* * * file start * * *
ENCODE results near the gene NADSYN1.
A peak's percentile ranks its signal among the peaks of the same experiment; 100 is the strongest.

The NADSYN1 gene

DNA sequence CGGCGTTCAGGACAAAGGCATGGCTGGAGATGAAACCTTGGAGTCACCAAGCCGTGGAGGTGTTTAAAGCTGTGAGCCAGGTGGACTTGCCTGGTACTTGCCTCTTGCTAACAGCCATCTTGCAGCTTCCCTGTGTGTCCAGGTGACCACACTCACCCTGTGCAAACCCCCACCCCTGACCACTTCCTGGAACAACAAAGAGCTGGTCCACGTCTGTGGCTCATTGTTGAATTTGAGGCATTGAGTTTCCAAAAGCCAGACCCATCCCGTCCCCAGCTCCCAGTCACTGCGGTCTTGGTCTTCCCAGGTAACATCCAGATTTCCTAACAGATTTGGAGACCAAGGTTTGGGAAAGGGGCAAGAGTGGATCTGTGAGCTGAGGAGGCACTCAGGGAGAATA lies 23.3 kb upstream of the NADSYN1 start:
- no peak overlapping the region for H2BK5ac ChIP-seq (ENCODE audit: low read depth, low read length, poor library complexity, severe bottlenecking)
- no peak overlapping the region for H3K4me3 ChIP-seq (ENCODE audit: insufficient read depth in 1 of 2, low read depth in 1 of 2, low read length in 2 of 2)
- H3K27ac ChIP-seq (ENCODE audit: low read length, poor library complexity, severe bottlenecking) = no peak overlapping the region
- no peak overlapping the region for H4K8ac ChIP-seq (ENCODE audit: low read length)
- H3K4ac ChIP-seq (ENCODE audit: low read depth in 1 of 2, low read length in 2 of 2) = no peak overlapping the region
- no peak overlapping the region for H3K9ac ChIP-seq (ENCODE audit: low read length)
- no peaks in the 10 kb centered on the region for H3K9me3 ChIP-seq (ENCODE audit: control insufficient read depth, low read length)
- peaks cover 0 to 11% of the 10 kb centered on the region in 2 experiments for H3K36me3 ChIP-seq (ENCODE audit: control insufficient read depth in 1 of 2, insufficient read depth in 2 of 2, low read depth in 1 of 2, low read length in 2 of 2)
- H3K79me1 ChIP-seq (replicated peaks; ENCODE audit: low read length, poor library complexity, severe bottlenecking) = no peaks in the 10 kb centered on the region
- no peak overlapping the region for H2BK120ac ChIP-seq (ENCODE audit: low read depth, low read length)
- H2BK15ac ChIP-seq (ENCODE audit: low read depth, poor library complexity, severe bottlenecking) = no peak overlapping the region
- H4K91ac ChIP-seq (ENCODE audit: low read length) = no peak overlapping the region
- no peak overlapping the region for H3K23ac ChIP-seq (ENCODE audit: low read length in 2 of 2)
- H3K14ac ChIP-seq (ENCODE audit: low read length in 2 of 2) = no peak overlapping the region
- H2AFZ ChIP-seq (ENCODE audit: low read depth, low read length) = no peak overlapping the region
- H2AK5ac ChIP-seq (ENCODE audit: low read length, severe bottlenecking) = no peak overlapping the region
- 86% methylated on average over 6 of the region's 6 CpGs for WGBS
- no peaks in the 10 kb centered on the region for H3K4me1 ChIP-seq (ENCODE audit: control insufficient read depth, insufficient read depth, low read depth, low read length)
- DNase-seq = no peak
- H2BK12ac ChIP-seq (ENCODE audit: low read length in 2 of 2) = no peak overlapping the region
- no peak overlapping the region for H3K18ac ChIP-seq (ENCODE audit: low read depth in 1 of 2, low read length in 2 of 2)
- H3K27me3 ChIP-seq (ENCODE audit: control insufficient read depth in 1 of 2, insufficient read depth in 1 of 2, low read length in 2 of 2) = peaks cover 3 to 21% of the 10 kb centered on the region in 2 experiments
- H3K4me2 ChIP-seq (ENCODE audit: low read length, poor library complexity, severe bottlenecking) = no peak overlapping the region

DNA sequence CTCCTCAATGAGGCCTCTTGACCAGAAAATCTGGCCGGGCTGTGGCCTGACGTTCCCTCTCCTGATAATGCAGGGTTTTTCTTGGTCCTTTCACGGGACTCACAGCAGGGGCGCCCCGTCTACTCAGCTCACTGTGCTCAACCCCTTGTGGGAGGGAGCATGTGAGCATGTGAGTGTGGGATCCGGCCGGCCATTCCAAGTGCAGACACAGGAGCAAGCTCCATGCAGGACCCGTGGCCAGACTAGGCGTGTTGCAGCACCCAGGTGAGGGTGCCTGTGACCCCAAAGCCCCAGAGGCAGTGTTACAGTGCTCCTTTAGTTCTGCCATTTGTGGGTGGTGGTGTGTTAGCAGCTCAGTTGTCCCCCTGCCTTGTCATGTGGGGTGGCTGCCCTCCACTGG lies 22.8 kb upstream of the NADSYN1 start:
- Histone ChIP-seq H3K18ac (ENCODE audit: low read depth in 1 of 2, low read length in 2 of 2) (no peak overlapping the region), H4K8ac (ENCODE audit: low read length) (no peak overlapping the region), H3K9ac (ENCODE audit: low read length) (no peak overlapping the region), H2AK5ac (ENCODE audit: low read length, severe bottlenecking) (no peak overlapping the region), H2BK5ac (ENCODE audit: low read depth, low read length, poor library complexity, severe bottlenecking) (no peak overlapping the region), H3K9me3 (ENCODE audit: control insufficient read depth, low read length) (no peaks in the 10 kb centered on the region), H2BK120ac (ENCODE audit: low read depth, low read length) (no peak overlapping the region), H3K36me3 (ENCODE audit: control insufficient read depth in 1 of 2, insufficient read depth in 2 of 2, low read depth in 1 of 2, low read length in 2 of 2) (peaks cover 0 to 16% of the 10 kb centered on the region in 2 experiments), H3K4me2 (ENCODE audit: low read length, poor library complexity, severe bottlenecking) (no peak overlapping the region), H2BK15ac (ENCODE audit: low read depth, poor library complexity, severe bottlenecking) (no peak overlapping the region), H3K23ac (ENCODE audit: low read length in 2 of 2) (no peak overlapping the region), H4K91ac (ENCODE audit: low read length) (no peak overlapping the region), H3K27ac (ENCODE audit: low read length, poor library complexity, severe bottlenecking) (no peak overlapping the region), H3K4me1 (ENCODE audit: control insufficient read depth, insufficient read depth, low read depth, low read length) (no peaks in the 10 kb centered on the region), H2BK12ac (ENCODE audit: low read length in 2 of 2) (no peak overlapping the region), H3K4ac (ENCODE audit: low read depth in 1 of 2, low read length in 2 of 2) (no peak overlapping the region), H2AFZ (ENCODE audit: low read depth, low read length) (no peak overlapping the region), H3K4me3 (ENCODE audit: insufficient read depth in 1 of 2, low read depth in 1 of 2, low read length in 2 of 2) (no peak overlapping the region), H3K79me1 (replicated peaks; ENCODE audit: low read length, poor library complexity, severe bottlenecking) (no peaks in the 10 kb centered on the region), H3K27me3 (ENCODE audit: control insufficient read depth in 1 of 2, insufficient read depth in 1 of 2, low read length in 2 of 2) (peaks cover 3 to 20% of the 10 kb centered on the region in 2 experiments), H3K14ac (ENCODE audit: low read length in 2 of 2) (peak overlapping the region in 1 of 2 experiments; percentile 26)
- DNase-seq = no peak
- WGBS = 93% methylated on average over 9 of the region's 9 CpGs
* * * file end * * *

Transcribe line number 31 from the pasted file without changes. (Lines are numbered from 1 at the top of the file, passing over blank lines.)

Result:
- WGBS = 93% methylated on average over 9 of the region's 9 CpGs